Back in September, I took part in the first London Urban Photo Race. The concept is genius. A photo marathon – 12 hours, 1 city, 6 themes and 18 photos.
‘Throughout the day participants were challenged to make a photo series (3 photos per theme) within a given time limit. These themes were disclosed at scheduled checkpoints throughout London, the purpose being to give participants an opportunity to see and look at the city in a different way, to discover new places and to meet other urban savvy photographers while using their creativity to interpret and translate different themes into photographs.’
This was the first one to be held in London, with previous events taking place in Amsterdam and Rotterdam.
I had no idea what to expect when I signed up, and had no idea just how wet I would get (it was probably the wettest day in London from the past 6 months!!!).
We met in East London, where we were given the first 3 themes, and sent on our way. We had to meet at the second checkpoint between 1pm – 2pm (by St Pauls Cathedral) to get our card stamped and to get the next 2 themes, and then again between 4pm – 5pm (at the Photographer’s Gallery in Soho) to get the last 2 themes, meeting back in East London to download our photos and submit them, before the cut off at 10pm.
The themes were ambiguous, and could be interpreted however you wanted them to be. See my interpretation below…
As good as it gets
A dime a dozen
Not just a Londoner
Inspired by Tish Murtha (the British social documentary photographer, documenting London by Night (1983), telling the story of Soho and the commercial sex industry).
Having been an avid viewer of the Sky Arts Master of Photography programme, I knew that each photo theme had to tell a story – they had to belong together, so if you put them on the wall they would look like a ‘set’, not disjointed and out of place. I must admit I did struggle with some, but that is the idea of it. To make you think, to challenge your ideas and your perception of what photography is about.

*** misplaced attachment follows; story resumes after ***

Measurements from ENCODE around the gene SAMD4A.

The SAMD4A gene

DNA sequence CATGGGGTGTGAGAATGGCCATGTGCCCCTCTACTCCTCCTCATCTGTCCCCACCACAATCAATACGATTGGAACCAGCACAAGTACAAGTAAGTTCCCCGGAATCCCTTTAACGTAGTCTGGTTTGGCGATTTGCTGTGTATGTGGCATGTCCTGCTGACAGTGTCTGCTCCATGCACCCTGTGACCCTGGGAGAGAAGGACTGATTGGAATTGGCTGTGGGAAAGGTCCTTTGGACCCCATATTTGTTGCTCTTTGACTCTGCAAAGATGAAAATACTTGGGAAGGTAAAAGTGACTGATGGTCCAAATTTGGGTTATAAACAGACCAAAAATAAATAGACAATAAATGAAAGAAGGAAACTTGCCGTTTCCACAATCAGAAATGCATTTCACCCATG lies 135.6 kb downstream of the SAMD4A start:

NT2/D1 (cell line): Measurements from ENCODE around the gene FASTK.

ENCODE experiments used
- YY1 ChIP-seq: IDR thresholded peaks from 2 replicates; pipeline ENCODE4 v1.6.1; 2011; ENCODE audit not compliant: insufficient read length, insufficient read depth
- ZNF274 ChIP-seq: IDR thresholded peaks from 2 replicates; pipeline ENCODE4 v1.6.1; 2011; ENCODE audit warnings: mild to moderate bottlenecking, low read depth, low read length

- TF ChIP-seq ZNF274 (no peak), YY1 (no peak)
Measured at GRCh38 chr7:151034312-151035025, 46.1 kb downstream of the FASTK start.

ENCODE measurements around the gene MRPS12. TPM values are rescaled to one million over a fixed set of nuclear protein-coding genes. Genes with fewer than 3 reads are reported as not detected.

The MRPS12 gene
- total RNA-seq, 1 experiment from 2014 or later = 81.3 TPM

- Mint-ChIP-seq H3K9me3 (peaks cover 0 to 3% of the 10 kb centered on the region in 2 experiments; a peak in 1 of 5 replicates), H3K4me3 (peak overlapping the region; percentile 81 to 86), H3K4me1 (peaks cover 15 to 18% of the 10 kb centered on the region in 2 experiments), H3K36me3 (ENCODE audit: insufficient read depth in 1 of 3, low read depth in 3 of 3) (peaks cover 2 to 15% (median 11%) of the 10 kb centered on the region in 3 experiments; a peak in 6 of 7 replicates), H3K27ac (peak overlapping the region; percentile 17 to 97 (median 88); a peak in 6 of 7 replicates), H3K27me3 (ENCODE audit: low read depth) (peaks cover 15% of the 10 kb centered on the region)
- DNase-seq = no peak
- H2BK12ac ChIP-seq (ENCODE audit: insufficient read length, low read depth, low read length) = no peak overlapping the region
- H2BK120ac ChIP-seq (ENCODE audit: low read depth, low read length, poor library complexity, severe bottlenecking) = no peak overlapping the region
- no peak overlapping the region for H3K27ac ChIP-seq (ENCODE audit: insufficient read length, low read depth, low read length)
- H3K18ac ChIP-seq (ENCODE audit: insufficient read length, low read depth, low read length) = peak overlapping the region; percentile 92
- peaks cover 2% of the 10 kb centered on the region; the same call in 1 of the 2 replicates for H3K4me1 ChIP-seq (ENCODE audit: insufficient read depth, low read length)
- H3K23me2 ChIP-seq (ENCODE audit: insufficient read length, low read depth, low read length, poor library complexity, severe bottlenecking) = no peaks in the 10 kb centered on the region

When the results came through saying I had come third (out of about 100 photographers), I was beyond chuffed, especially as all my photos were taken on an iPhone 7 – the only person to do the challenge on a smartphone and not a DSLR. All the photos were submitted anonymously and renamed in a specific and generic way so you had no idea what camera people had used. One of the reasons I entered was to prove to myself – and to others – that the smartphone can challenge the DSLR in terms of ability. Yes, the DSLR has the added bonus of the zoom functionality (the zoom on a smartphone is rubbish), and would probably beat it in low light, but in terms of everyday photography, the smartphone can hold it’s own. I only have an iPhone 7, but when I see the quality of the iPhone X, the XS, The Huawei, the Samsung, and even the ‘about to be released’ Nokia 9 (will this put Nokia back in the game??!!!), it is phenomenal – and is only getting better.
Photography isn’t about what equipment you use – it’s about what you see, how you capture it, and how you feel when you look at that photo. You can have the best camera in the world, but if you have no vision and no passion you won’t get a good photo.
For more information about the Urban Photo Race, or when the next one will be, check out their website.